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Einstein (Sao Paulo). 2015 Oct-Dec;13(4):500-5. doi: 10.1590/S1679-45082015AO3380. Epub 2015 Dec 11.

Most small bowel cancers are revealed by a complication.

[Article in English, Portuguese]

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Carol Davila University of Medicine and Pharmacy Bucharest, Bucharest, Romania.
Emergency Hospital of Bucharest, Bucharest, Romania.



To characterize the pattern of primary small bowel cancers in a tertiary East-European hospital.


A retrospective study of patients with small bowel cancers admitted to a tertiary emergency center, over the past 15 years.


There were 57 patients with small bowel cancer, representing 0.039% of admissions and 0.059% of laparotomies. There were 37 (64.9%) men, mean age of 58 years; and 72 years for females. Out of 57 patients, 48 (84.2%) were admitted due to an emergency situation: obstruction in 21 (38.9%), perforation in 17 (31.5%), upper gastrointestinal bleeding in 8 (14.8%), and lower gastrointestinal bleeding in 2 (3.7%). There were 10 (17.5%) duodenal tumors, 21 (36.8%) jejunal tumors and 26 (45.6%) ileal tumors. The most frequent neoplasms were gastrointestinal stromal tumor in 24 patients (42.1%), adenocarcinoma in 19 (33.3%), lymphoma in 8 (14%), and carcinoids in 2 (3.5%). The prevalence of duodenal adenocarcinoma was 14.55 times greater than that of the small bowel, and the prevalence of duodenal stromal tumors was 1.818 time greater than that of the small bowel. Obstruction was the complication in adenocarcinoma in 57.9% of cases, and perforation was the major local complication (47.8%) in stromal tumors.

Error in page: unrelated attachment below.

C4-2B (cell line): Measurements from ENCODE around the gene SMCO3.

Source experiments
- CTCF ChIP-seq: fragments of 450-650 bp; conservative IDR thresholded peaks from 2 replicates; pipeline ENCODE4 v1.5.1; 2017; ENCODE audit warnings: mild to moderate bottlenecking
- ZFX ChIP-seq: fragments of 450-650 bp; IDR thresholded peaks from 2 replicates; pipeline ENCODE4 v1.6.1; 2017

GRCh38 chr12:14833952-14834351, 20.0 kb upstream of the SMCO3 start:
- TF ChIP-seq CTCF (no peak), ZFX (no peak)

Primary small bowel cancers are usually diagnosed at advanced stages, and revealed by a local complication of the tumor. Their surgical management in emergency setting is associated to significant morbidity and mortality rates.

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